ELK Stack - A Hands-On Tutorial

ELK Stack - A Hands-On Tutorial

ELK Stack has been in the DevSecOps toolkit for the past few years and it is the widely used log aggregation stack.

The practical applications include shipping, processing, and monitoring of:

  • Application logs, API and Webserver logs
  • Uptime
  • Network data
  • Audit data
  • Operating System Behavior
  • any data source whose pattern can be interpreted.

ELK Stack, parses and transforms the logs to extract, store, and visualize the information. This post will help you understand the components of the ELK stack and will get you up and running to process logs on your local machine.

ELK Stack and Components

ELK is an acronym for ‘Elasticsearch’, ‘Logstash’ and ‘Kibana’. The log aggregation framework is made up of all these three components along with ‘beats’ agents to ship the logs to the stack. The components can be visually understood as follows:

Fig1: ELK Components

As seen in the above illustration, the ELK stack consists of four components in total and the functions of each component can be explained as:

  • Beats - The Shipper - The logs need to be shipped to the log processor (Logstash) or the datastore (Elasticsearch) and beats agents installed on the machines do the shipping.
  • Logstash - The Processor - Based on the type of logs, the patterns are defined in Logstash pipelines and the raw lines of logs are transformed into JSON objects here.
  • Elasticsearch - The Reservoir - The processed logs will be stored as documents under indices in Elasticsearch.
  • Kibana - The Visualizer - Kibana runs on top of an Elasticsearch service and visualizes the indices present in the Elasticsearch.

This tutorial is tested on Ubuntu 20.04.1 LTS Codename: Focal and it is advisable to have at least 4GB of RAM and 8GB of Hardisk available.


Before we begin, we need an understanding of what our source looks like. It is always better to create a new directory in which we can clone all the required components; let’s create a new directory known as es_tutorial, in which we will be performing all our activities. The dataset for the current exercise can be downloaded and used by executing the following commands:

> mkdir es_tutorial
> cd es_tutorial
> wget https://download.elastic.co/demos/logstash/gettingstarted/logstash-tutorial.log.gz
> gzip -d logstash-tutorial.log.gz
> head -n1 logstash-tutorial.log

A sample of the log file contains rows of log entries as given below: - - [04/Jan/2015:05:13:42 +0000] "GET /presentations/logstash-monitorama-2013/images/kibana-search.png HTTP/1.1" 200 203023 "http://semicomplete.com/presentations/logstash-monitorama-2013/" "Mozilla/5.0 (Macintosh; Intel Mac OS X 10_9_1) AppleWebKit/537.36 (KHTML, like Gecko) Chrome/32.0.1700.77 Safari/537.36"

As a result of this exercise, we will be transporting log entries like these into transformed JSON encoded strings using Logstash as given below:

  "IP": "",
  "Date": "04/Jan/2015:05:13:42 +0000",
  "Method": "GET",
  "Route": "/presentations/logstash-monitorama-2013/images/kibana-search.png HTTP/1.1",
  "ResponseCode": "200",
  "BytesTransferred": "203023",
  "CompleteUrl": "http://semicomplete.com/presentations/logstash-monitorama-2013/",
  "UserAgent": "Mozilla/5.0 (Macintosh; Intel Mac OS X 10_9_1) AppleWebKit/537.36 (KHTML, like Gecko) Chrome/32.0.1700.77 Safari/537.36"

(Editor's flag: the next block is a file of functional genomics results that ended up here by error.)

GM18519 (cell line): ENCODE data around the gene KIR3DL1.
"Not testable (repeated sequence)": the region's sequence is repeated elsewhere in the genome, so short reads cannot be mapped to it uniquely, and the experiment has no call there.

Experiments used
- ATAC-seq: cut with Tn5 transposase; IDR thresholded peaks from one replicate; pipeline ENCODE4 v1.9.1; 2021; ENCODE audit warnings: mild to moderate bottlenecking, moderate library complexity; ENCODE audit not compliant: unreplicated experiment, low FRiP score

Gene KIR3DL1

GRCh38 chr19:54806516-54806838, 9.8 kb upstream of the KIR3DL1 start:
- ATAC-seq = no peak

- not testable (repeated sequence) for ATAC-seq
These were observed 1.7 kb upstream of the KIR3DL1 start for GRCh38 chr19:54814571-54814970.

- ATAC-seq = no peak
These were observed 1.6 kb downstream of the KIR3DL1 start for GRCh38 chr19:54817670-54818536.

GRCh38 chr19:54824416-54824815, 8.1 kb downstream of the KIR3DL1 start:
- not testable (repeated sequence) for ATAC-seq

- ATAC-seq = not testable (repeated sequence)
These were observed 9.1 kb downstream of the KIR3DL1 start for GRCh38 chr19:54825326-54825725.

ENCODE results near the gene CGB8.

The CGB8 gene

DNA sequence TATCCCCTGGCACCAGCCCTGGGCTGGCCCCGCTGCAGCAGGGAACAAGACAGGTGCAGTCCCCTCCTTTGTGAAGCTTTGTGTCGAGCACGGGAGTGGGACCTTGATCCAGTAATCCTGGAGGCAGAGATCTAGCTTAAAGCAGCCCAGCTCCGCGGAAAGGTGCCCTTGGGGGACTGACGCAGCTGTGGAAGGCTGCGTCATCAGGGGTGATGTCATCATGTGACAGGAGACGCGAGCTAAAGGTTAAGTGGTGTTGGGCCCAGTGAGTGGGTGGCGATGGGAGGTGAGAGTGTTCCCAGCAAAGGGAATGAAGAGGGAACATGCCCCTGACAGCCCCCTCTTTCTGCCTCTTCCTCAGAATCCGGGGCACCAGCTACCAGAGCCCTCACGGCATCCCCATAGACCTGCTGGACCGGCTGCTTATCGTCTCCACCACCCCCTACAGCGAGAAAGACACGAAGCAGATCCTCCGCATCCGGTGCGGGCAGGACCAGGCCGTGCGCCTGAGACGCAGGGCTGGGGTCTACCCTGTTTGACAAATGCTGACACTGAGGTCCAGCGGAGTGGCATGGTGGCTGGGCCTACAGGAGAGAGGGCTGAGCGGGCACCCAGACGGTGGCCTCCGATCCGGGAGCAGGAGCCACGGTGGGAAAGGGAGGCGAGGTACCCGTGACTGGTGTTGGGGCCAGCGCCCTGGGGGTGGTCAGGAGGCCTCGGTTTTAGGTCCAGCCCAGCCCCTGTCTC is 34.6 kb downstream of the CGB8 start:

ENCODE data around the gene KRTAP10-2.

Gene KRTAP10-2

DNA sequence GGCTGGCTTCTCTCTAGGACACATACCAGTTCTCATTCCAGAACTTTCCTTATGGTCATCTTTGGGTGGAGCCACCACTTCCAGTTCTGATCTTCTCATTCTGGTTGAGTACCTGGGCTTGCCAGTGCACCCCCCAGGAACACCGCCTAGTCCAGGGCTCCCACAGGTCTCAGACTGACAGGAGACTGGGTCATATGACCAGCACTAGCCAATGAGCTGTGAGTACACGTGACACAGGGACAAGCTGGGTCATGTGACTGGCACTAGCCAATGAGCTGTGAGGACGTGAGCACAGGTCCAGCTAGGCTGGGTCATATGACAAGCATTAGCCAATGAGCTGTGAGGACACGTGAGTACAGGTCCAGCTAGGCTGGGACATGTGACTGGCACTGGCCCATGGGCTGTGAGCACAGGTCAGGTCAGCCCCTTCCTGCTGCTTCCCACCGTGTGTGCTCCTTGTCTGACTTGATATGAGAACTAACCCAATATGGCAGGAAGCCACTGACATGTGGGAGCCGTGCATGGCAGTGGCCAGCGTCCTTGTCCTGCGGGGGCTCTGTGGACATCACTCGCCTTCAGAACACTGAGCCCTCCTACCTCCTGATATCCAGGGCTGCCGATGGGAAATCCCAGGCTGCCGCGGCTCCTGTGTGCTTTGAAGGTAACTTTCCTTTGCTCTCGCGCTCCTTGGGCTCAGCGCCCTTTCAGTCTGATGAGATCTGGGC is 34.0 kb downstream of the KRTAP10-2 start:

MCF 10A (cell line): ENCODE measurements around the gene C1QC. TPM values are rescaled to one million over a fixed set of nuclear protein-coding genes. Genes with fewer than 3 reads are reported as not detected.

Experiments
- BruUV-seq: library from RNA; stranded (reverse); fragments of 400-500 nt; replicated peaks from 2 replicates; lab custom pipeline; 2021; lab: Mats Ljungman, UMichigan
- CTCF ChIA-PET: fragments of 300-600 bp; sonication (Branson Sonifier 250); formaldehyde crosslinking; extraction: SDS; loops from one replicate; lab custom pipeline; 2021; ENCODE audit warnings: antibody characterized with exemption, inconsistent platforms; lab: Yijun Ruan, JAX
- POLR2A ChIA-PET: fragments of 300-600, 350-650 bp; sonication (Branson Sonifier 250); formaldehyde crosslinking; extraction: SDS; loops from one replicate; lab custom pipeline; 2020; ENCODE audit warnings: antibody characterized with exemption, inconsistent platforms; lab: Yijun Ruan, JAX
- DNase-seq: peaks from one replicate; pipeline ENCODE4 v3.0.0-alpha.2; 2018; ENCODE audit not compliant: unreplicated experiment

These JSON strings will be stored as documents in Elasticsearch and we will be visualizing in Kibana to create useful dashboards out of the logs.

Filebeat - The Shipper

Before we begin, It’s not just Elasticsearch, Logstash & Kibana, but there’s also another component to the stack which is vital for shipping the logs to Logstash - beats. Depending on the nature of the data source, we can choose from the beats family:

Fig2: Beats Family

For this exercise, we will be looking at Filebeat - one of the commonly used log shippers. Filebeat ships the logs of APIs, web apps, and any file with readable lines to Logstash or Elasticsearch. This is the initial component in our log aggregation framework. Filebeat can ship the logs to either Elasticsearch directly or Logstash for processing.

a) Setup

Open a new terminal (Tty) tab, locate to our newly created directory es_tutorial if required, and inside the directory, enter the following commands:

> curl -L -O https://artifacts.elastic.co/downloads/beats/filebeat/filebeat-7.9.1-linux-x86_64.tar.gz

> tar xzvf filebeat-7.9.1-linux-x86_64.tar.gz

> chmod go-w filebeat-7.9.1-linux-x86_64/filebeat.yml

The above commands will install Filebeat on your machine, ready to ship the logs to Elasticsearch. Let’s try configuring the filebeat.

b) Configuration

Try opening the filebeat.yml file. This is where we will be configuring the location where filebeat can parse our logs from.

> cd filebeat-7.9.1-linux-x86_64
> nano filebeat.yml

In the opened file, remove all the contents and enter the following. Replace /path/to/file/logstash-tutorial.log with the absolute path to the location where the tutorial file has been downloaded. The file instructs filebeat to post all the logs to logstash running on port 5044 on the same machine. If the Logstash is on a different machine, the hostname will differ.

- type: log
    - /path/to/file/logstash-tutorial.log
#absolute path to the log file 
  hosts: ["localhost:5044"]

Logstash - The Processor

In the previous section, we had configured filebeat to ship the logs. On the receiving end, we need Logstash to process the raw log entries that were shipped. Logstash helps you to create pipelines to facilitate this transformation from raw logs to processed JSON objects using specific patterns to filter out the elements from the log entries. We will be using Grok Patterns to facilitate this transformation.

a) Setup

Open a new terminal (Tty) tab, locate to our newly created directory es_tutorial if required, and inside the directory, enter the following commands:

> wget https://artifacts.elastic.co/downloads/logstash/logstash-7.9.1.tar.gz
> tar -xzf logstash-7.9.1.tar.gz
> cd logstash-7.9.1/
> sudo apt install openjdk-11-jre-headless

b) Configuration

We will be required to edit two configuration files in logstash. These include: